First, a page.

¶ 31. From the record, we do not see anything to cause us to seriously doubt that the circuit clerk committed some kind of negligence or error in failing to properly enroll the judgment in May of 1990; however, from the record, we do not see anything to cause us to suppose that Spiegel diligently sought to enforce his judgment and see the circuit clerk's error corrected in a timely fashion. Wayne General Hosp. v. Hayes, 868 So.2d 997, 1001 (¶ 16) (Miss.2004). Our review of the record leads us to conclude that the biggest reason why Spiegel was not finally precluded from collecting his 1990 judgment until 2002 was because Spiegel delayed in making any meaningful collection attempts until participating in a subsequent bankruptcy proceeding instituted by Rayner on June 21, 2000. We do not believe that a creditor should be allowed to postpone the date of his so called “actual” injury, and thereby toll the statute of limitations, by means of his own inaction.
¶ 32. In this regard, we note the meritlessness of Spiegel's argument that Rayner's various filings for bankruptcy prevented his collection of the judgment. This argument does not square with the timetable reflected in the record. According to Spiegel's complaint, the New Jersey judgment was first presented to the circuit clerk for enrollment on May 2, 1990, yet, also according to the complaint, the first bankruptcy proceeding involving Lydia or Donald Rayner was not filed until October 26, 1994, some four years after the first attempt to enroll the judgment. The memorandum opinion of District Judge Senter lists December 13, 1995, as the date of the first bankruptcy filed by Rayner and notes that Rayner received a discharge on July 23, 1997. Thus, Spiegel had at least four years (and possibly five, depending upon whether we use the date listed in Spiegel's complaint, October 26, 1994, or the date listed in Judge Senter's opinion, December 13, 1995), beginning on May 2, 1990 to take action to collect the judgment against a solvent debtor, and any automatic stay issues from the Rayners' bankruptcy proceedings would not have affected Spiegel until four or five years after he first attempted to enroll the judgment. Had Spiegel been timely and diligent in seeking to enforce his judgment, he would have taken some action during the four or five years in between the time of his first attempt to enroll the judgment and Rayner's first filing for bankruptcy.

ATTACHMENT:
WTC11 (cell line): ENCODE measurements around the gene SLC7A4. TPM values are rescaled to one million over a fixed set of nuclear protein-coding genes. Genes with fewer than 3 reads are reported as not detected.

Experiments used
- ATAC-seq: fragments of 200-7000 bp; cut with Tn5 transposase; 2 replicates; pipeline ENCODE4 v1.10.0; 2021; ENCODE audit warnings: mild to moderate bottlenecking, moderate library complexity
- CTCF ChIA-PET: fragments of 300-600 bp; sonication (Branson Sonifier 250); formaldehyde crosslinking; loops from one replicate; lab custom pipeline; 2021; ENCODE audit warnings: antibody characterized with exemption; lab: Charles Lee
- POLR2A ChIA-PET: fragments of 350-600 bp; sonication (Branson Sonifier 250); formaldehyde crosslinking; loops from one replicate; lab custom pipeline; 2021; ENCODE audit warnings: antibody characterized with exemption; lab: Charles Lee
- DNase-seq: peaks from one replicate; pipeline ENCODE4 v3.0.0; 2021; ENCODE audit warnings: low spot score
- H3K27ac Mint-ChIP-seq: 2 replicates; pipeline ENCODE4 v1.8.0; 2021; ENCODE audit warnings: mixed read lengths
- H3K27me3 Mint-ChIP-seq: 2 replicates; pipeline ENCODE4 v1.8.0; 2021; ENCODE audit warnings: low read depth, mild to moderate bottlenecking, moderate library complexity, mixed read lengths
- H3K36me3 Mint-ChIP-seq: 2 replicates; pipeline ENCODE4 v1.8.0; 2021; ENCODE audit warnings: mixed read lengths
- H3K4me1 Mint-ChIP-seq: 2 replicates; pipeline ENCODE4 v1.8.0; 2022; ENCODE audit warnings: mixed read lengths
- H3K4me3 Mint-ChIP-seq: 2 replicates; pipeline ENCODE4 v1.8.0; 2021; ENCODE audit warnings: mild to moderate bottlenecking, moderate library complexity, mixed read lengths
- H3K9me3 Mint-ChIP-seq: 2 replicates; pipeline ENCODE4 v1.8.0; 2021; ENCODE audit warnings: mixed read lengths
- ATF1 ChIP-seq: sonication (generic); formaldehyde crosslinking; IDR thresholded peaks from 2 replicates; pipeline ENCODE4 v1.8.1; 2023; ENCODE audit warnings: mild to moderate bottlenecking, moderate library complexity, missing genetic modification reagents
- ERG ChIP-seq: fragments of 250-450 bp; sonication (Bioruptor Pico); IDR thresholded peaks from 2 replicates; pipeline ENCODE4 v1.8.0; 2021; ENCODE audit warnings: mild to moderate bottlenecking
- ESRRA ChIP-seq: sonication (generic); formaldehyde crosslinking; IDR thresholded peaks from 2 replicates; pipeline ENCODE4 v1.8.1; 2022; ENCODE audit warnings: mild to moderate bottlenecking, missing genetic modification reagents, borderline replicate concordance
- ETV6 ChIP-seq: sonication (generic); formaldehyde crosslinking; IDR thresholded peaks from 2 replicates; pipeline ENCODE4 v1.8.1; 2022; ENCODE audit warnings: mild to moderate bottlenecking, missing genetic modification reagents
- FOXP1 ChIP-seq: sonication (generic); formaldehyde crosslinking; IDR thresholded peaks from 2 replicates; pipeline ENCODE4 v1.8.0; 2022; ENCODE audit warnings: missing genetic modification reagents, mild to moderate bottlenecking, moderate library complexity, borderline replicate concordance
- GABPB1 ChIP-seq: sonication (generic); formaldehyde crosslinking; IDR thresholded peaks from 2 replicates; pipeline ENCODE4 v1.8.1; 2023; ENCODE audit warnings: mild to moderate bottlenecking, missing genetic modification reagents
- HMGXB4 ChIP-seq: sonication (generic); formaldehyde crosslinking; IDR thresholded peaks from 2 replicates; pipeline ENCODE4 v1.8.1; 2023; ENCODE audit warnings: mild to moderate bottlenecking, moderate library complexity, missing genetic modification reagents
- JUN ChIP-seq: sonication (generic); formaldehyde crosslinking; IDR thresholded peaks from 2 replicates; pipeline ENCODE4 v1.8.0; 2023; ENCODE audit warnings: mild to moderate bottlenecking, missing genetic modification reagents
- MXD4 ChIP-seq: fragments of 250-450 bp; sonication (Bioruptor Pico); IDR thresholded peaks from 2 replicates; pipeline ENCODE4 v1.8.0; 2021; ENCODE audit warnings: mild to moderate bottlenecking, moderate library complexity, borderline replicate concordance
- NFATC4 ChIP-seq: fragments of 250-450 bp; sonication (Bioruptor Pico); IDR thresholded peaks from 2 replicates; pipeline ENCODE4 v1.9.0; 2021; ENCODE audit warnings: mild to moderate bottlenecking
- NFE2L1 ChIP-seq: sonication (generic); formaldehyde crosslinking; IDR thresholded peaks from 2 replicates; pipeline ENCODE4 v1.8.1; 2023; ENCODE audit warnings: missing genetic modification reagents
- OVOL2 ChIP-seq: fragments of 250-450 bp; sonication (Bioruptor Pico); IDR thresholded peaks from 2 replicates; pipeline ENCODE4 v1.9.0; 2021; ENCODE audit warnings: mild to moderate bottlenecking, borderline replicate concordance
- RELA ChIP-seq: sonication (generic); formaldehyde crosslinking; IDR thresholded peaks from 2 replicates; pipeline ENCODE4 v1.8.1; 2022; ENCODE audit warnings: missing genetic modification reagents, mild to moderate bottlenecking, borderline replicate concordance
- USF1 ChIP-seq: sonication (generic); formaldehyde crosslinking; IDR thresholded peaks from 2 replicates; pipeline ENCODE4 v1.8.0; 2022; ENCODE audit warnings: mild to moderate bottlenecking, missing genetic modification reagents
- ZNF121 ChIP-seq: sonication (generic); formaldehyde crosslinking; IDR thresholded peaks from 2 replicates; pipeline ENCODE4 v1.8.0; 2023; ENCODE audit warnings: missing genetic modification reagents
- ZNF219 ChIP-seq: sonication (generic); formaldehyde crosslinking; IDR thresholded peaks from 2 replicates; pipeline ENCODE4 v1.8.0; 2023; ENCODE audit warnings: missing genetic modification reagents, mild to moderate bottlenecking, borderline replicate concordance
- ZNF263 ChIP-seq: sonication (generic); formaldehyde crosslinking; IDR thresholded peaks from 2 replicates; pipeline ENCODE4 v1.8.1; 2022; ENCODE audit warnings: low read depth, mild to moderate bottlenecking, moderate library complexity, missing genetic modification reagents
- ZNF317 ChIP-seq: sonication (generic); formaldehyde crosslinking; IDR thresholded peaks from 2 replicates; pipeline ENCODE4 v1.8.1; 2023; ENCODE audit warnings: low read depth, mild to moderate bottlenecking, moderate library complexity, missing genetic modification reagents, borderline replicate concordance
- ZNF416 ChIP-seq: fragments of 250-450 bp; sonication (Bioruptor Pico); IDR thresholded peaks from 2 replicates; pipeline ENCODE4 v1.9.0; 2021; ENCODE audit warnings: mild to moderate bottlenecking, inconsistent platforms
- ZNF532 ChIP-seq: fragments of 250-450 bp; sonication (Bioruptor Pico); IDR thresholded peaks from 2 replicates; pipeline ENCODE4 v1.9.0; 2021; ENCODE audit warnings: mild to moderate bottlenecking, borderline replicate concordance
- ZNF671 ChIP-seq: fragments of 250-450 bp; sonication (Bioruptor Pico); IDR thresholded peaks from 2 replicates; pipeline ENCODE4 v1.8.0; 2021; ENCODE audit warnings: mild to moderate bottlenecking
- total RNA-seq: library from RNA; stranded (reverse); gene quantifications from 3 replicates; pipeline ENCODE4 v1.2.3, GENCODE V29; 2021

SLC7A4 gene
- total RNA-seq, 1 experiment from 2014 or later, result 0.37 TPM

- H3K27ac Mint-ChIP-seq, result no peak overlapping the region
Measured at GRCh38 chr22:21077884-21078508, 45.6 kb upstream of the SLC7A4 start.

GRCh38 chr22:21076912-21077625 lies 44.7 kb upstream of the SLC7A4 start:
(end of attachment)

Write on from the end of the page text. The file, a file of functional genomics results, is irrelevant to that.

¶ 33. Very notably, the “actual injury” alleged by Spiegel to have taken place in 2002 or 2003 came about as a result of Spiegel's finally making a meaningful attempt at collection. This involved Spiegel's finally trying to collect through the bankruptcy proceedings instituted in 2000. Spiegel attempted to make much of the fact that on June 9, 1997, when he concedes he discovered the clerk's error, Rayner was in bankruptcy. Conveniently, however, Spiegel neglects to mention that Rayner's bankruptcy pending on June 9, 1997, was concluded and a discharge thereon entered on July 23, 1997, a little over a month later. All of this is to say that the picture painted by Spiegel, depicting himself as bound and prevented from collecting his judgment for years on end due to the actions of others, does not square with the facts in the record.